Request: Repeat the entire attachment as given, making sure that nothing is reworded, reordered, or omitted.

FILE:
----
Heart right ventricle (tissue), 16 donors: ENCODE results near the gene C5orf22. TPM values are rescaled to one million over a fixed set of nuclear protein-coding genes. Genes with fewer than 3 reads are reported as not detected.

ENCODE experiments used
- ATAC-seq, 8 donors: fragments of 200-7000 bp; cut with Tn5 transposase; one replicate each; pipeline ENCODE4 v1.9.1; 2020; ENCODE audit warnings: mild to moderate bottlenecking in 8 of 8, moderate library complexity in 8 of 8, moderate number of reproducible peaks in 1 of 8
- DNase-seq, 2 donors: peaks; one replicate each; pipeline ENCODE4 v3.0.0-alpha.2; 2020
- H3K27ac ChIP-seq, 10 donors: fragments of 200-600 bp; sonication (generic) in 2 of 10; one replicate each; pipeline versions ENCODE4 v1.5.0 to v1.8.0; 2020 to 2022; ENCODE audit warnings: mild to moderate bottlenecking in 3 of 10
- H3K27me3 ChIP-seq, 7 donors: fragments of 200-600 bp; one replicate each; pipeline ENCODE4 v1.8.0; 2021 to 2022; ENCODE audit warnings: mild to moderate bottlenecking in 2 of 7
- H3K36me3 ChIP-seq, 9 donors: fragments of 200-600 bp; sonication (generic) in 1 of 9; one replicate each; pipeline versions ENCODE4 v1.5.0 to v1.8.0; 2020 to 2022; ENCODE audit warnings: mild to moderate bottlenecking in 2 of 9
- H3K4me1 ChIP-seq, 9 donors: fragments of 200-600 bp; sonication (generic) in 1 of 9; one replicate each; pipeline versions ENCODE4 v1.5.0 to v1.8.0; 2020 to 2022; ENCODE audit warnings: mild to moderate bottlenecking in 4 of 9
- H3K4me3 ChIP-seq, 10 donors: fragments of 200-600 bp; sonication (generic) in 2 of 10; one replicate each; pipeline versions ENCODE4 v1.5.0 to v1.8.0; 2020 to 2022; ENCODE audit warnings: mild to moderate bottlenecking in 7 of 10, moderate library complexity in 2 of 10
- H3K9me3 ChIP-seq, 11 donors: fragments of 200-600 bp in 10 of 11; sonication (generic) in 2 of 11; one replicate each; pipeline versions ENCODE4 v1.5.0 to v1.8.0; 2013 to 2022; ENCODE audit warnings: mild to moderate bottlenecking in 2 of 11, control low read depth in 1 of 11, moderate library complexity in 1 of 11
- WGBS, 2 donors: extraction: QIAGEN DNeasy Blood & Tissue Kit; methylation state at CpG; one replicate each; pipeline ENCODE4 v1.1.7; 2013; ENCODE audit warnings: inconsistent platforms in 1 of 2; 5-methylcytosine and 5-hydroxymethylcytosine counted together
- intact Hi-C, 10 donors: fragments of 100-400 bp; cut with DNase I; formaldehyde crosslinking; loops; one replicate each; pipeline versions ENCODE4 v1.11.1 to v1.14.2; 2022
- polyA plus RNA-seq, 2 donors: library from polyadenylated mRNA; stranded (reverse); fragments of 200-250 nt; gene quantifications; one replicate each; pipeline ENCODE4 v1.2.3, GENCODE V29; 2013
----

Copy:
Heart right ventricle (tissue), 16 donors: ENCODE results near the gene C5orf22. TPM values are rescaled to one million over a fixed set of nuclear protein-coding genes. Genes with fewer than 3 reads are reported as not detected.

ENCODE experiments used
- ATAC-seq, 8 donors: fragments of 200-7000 bp; cut with Tn5 transposase; one replicate each; pipeline ENCODE4 v1.9.1; 2020; ENCODE audit warnings: mild to moderate bottlenecking in 8 of 8, moderate library complexity in 8 of 8, moderate number of reproducible peaks in 1 of 8
- DNase-seq, 2 donors: peaks; one replicate each; pipeline ENCODE4 v3.0.0-alpha.2; 2020
- H3K27ac ChIP-seq, 10 donors: fragments of 200-600 bp; sonication (generic) in 2 of 10; one replicate each; pipeline versions ENCODE4 v1.5.0 to v1.8.0; 2020 to 2022; ENCODE audit warnings: mild to moderate bottlenecking in 3 of 10
- H3K27me3 ChIP-seq, 7 donors: fragments of 200-600 bp; one replicate each; pipeline ENCODE4 v1.8.0; 2021 to 2022; ENCODE audit warnings: mild to moderate bottlenecking in 2 of 7
- H3K36me3 ChIP-seq, 9 donors: fragments of 200-600 bp; sonication (generic) in 1 of 9; one replicate each; pipeline versions ENCODE4 v1.5.0 to v1.8.0; 2020 to 2022; ENCODE audit warnings: mild to moderate bottlenecking in 2 of 9
- H3K4me1 ChIP-seq, 9 donors: fragments of 200-600 bp; sonication (generic) in 1 of 9; one replicate each; pipeline versions ENCODE4 v1.5.0 to v1.8.0; 2020 to 2022; ENCODE audit warnings: mild to moderate bottlenecking in 4 of 9
- H3K4me3 ChIP-seq, 10 donors: fragments of 200-600 bp; sonication (generic) in 2 of 10; one replicate each; pipeline versions ENCODE4 v1.5.0 to v1.8.0; 2020 to 2022; ENCODE audit warnings: mild to moderate bottlenecking in 7 of 10, moderate library complexity in 2 of 10
- H3K9me3 ChIP-seq, 11 donors: fragments of 200-600 bp in 10 of 11; sonication (generic) in 2 of 11; one replicate each; pipeline versions ENCODE4 v1.5.0 to v1.8.0; 2013 to 2022; ENCODE audit warnings: mild to moderate bottlenecking in 2 of 11, control low read depth in 1 of 11, moderate library complexity in 1 of 11
- WGBS, 2 donors: extraction: QIAGEN DNeasy Blood & Tissue Kit; methylation state at CpG; one replicate each; pipeline ENCODE4 v1.1.7; 2013; ENCODE audit warnings: inconsistent platforms in 1 of 2; 5-methylcytosine and 5-hydroxymethylcytosine counted together
- intact Hi-C, 10 donors: fragments of 100-400 bp; cut with DNase I; formaldehyde crosslinking; loops; one replicate each; pipeline versions ENCODE4 v1.11.1 to v1.14.2; 2022
- polyA plus RNA-seq, 2 donors: library from polyadenylated mRNA; stranded (reverse); fragments of 200-250 nt; gene quantifications; one replicate each; pipeline ENCODE4 v1.2.3, GENCODE V29; 2013